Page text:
To exist means to take on qualities, to submit to the torment of being such (inqualieren). Hence quality, the being-such of each thing, is its torture and its source–its limit. How you are–your face–is your torture and your source. And each being is and must be its mode of being, its manner of rising forth: being such as it is.

The such does not presuppose the as; it exposes it, it is its taking-place. (Only in this sense can we say that essence lies–liegt–in existence.) The as does not suppose the such; it is its exposure, its being pure exteriority. (Only in this sense can we say that essence envelops–involvit–existence.)

Language says something as something: the tree as “tree,” the house as “house.” Thought has been concentrated either on the first something (existence, that something is) or on the second (essence, what something is), either on their identity or their difference. But what really has to be thought–the word “as,” the relation of exposure–has remained unthought. This originary “as” is the theme of philosophy, the thing of thought.

Heidegger brought to light the structure of the word als, “as,” “insofar as,” that characterizes apophantic judgment. Apophantic judgment is founded on “insofar as” as the circular structure of comprehension. Comprehension comprehends and discovers something always already on the basis of something and insofar as it is something, retreating, so to speak, toward that in which it was already lodged. In judgment this structure of “something insofar as it is something” takes the form familiar to us as the subject-predicate relation. The judgment “the chalk is white” says the chalk insofar as it is white and, in this way, hides the around-and-about-which in the insofar-as-it-is-something through which the former is understood.

But the structure and the meaning of the als, the “as,” are still not clear. By saying something as “something,” what is hidden is not only the around-and-about-which (the first thing) but primarily the as itself. The thinking that tries to grasp being as being retreats toward the entity without adding to it any further determination, but also without presupposing it in an ostension as the ineffable subject of the predication; comprehending it in its being-such, in the midst of its as, it grasps its pure non-latency, its pure exteriority. It no longer says something as “something,” but brings to speech the as itself.

Meaning and denotation do not account for all of linguistic signification. We have to introduce a third term: the thing itself, the being- such, that is neither what is denoted nor what is meant. (This is the meaning of the Platonic theory of ideas.)

Neither the being that is absolutely not posited and relationless (athesis), nor the being that is posited, related, and factitious, but an eternal exposure and facticity: aeisthesis, an eternal sensation.

A being that is never itself, but is only the existent. It is never existent, but it is the existent, completely and without refuge. It neither founds nor directs nor nullifies the existent; it is only its being exposed, its nimbus, its limit. The existent no longer refers back to being; it is in the midst of being, and being is entirely abandoned in the existent. Without refuge and nonetheless safe–safe in its being irreparable.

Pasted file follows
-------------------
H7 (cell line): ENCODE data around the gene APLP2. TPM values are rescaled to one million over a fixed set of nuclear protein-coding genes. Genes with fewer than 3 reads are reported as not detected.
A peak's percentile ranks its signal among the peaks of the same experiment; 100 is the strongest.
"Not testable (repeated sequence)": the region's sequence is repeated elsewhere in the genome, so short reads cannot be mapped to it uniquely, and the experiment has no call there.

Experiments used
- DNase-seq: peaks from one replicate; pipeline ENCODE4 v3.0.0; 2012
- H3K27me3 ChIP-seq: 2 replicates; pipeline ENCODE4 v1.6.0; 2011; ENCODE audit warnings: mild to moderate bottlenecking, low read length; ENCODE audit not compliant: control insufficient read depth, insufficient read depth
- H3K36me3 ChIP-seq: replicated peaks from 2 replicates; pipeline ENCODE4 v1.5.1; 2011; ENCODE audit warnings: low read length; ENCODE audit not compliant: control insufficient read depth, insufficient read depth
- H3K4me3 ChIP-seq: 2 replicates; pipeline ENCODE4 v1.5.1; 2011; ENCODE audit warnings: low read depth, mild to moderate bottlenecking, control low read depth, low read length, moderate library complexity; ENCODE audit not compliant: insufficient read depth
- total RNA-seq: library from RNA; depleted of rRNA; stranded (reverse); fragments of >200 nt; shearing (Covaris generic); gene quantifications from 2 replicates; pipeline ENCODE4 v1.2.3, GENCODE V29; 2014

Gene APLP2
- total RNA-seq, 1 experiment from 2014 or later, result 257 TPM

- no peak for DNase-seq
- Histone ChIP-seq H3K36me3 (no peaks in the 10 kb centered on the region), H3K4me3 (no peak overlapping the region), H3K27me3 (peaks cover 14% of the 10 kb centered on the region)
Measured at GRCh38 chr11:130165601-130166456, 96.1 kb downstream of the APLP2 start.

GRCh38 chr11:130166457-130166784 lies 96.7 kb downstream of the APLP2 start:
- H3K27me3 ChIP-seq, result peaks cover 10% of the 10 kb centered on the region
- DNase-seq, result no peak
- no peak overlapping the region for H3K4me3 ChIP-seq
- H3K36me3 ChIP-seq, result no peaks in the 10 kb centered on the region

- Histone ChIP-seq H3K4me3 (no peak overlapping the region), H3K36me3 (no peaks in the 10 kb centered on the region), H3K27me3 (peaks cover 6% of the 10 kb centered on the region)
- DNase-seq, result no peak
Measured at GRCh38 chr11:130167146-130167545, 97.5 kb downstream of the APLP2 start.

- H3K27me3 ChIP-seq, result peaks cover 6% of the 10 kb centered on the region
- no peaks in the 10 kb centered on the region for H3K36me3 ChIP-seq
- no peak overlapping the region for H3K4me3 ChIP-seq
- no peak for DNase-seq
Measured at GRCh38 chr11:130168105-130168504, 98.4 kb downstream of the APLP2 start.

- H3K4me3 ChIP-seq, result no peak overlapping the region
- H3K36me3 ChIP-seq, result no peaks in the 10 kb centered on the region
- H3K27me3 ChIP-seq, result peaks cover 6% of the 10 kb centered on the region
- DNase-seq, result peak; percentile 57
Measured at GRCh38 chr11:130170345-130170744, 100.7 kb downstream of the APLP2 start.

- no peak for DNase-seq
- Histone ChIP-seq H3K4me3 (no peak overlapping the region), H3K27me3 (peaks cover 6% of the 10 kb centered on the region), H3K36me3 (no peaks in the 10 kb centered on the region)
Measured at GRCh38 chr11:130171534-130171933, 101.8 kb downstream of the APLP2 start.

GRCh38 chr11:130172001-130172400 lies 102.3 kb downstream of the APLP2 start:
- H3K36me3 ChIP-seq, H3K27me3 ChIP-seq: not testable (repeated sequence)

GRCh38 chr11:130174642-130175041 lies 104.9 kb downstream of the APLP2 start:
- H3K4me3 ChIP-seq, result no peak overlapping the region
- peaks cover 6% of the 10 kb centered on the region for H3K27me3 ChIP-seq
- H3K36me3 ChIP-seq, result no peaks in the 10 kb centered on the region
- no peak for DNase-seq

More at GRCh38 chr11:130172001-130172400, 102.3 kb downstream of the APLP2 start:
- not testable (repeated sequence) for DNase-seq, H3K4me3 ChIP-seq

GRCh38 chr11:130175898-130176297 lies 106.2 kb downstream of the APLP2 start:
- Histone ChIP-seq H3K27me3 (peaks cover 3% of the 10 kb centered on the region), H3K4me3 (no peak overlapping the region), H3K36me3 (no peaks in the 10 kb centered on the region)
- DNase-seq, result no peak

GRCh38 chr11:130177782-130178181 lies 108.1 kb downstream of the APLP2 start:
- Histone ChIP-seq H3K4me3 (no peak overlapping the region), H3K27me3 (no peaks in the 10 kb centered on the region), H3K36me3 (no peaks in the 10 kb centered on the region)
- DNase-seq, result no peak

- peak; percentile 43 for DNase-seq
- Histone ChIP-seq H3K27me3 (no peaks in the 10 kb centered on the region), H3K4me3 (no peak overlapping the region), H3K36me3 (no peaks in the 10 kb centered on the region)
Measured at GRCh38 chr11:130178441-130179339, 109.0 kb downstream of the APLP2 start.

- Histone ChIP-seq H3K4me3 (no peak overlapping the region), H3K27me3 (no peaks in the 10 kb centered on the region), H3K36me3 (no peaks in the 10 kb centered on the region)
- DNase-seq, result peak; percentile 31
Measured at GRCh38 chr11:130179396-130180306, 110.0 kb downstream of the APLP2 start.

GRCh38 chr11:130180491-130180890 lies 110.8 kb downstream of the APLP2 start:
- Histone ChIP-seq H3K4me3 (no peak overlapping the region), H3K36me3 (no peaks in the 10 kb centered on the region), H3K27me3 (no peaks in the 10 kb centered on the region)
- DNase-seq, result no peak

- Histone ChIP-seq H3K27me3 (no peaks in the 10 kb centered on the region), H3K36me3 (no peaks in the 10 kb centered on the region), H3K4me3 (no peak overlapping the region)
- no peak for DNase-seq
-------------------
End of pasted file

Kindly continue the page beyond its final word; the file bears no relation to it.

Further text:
Being, which is the existent, is forever safe from the risk of itself existing as a thing or of being nothing. The existent, abandoned in the midst of being, is perfectly exposed.

Atticus defines the idea as “paraitia tou einai toiauta ecasth’ oiaper esti,” for each thing, not cause but paracause, and not simply for being, but for being-such-as-it-is.

The being-such of each thing is the idea. It is as if the form, the knowability, the features of every entity were detached from it, not as another thing, but as an intentio, an angel, an image. The mode of being of this intentio is neither a simple existence nor a transcendence; it is a paraexistence or a paratranscendence that dwells beside the thing (in all the sense of the prefix “para-”), so close that it almost merges with it, giving it a halo. It is not the identity of the thing and yet it is nothing other than the thing (it is none- other). The existence of the idea is, in other words, a paradigmatic existence: the manifesting beside itself of each thing (paradeigma). But this showing beside itself is a limit–or rather, it is the unraveling, the indetermination of a limit: a halo.

(This is a Gnostic reading of the Platonic idea. It also applies to the angels-intelligences in Avicenna and the love poets, and to Origen’s eidos and the radiant cloak of the Song of the Pearl. Salvation takes place in this irreparable image.)

An eternal as-suchness: This is the idea.

III

Redemption is not an event in which what was profane becomes sacred and what was lost is found again. Redemption is, on the contrary, the irreparable loss of the lost, the definitive profanity of the profane. But, precisely for this reason, they now reach their end–the advent of a limit.